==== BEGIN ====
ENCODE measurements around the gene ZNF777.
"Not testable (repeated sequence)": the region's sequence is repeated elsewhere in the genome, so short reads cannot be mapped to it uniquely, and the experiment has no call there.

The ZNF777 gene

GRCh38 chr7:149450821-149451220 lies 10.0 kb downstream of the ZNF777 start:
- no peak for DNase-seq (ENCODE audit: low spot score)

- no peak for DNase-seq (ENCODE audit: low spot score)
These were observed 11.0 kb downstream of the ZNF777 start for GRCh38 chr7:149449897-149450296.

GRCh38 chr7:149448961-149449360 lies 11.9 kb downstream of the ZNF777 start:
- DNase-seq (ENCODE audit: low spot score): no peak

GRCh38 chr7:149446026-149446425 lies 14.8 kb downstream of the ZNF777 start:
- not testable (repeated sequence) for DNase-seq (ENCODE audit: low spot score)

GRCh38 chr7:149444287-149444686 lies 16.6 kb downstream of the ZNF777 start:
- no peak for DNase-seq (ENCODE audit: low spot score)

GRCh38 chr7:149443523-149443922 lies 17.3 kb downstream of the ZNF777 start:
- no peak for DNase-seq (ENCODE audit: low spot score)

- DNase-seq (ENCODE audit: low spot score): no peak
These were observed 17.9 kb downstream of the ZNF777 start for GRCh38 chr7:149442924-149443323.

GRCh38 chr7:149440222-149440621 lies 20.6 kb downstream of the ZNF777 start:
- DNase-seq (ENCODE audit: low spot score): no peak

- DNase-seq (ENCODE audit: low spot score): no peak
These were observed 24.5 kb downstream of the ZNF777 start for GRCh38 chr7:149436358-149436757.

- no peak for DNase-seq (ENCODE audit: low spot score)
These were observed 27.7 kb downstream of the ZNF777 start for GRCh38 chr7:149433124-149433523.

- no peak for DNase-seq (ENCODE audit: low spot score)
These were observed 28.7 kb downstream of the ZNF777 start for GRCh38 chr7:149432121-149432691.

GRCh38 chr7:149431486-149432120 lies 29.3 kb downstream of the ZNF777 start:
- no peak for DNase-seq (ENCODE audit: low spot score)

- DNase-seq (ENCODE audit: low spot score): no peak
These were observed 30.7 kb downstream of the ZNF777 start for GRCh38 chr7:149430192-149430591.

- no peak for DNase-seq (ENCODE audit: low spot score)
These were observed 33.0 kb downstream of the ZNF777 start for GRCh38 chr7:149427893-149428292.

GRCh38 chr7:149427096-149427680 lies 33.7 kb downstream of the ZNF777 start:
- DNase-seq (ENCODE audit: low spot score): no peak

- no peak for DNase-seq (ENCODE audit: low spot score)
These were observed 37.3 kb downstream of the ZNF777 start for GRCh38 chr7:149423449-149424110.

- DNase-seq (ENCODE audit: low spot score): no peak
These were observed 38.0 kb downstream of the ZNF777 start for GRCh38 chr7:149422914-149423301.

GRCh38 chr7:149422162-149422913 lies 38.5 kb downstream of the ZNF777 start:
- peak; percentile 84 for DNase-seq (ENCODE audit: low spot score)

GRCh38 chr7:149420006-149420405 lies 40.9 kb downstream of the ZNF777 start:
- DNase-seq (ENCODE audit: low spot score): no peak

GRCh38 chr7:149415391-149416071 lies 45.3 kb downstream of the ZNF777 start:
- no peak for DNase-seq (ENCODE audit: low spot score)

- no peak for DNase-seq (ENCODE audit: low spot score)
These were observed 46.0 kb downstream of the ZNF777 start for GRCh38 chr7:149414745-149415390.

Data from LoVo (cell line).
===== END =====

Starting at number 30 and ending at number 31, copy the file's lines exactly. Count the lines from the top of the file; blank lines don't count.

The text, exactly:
- no peak for DNase-seq (ENCODE audit: low spot score)
These were observed 33.0 kb downstream of the ZNF777 start for GRCh38 chr7:149427893-149428292.